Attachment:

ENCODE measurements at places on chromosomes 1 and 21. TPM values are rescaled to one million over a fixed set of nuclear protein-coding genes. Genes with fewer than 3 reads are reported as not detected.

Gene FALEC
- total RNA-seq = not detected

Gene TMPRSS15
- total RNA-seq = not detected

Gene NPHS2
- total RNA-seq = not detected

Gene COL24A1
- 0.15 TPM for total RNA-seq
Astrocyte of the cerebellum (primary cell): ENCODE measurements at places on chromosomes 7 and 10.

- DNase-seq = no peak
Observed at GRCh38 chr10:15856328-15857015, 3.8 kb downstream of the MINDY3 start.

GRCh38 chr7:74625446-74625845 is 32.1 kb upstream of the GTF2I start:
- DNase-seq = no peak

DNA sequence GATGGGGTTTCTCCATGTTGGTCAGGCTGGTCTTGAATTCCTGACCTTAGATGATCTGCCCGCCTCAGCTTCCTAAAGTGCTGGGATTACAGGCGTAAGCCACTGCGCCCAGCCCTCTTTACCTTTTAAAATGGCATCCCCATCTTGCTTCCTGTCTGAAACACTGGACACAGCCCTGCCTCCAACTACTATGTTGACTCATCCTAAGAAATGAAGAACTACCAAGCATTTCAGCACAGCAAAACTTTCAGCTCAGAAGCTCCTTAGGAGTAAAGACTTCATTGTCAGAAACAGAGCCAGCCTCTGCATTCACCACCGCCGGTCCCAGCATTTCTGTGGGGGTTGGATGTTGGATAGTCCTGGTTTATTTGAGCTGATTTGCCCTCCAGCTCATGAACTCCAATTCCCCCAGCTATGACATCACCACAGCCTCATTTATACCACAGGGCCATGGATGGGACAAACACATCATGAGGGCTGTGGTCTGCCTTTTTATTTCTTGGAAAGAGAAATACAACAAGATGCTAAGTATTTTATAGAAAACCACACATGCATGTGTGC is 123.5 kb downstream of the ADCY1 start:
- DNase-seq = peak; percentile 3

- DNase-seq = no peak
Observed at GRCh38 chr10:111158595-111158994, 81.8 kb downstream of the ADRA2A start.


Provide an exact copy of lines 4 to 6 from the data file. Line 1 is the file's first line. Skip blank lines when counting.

Gene TMPRSS15
- total RNA-seq = not detected

Gene NPHS2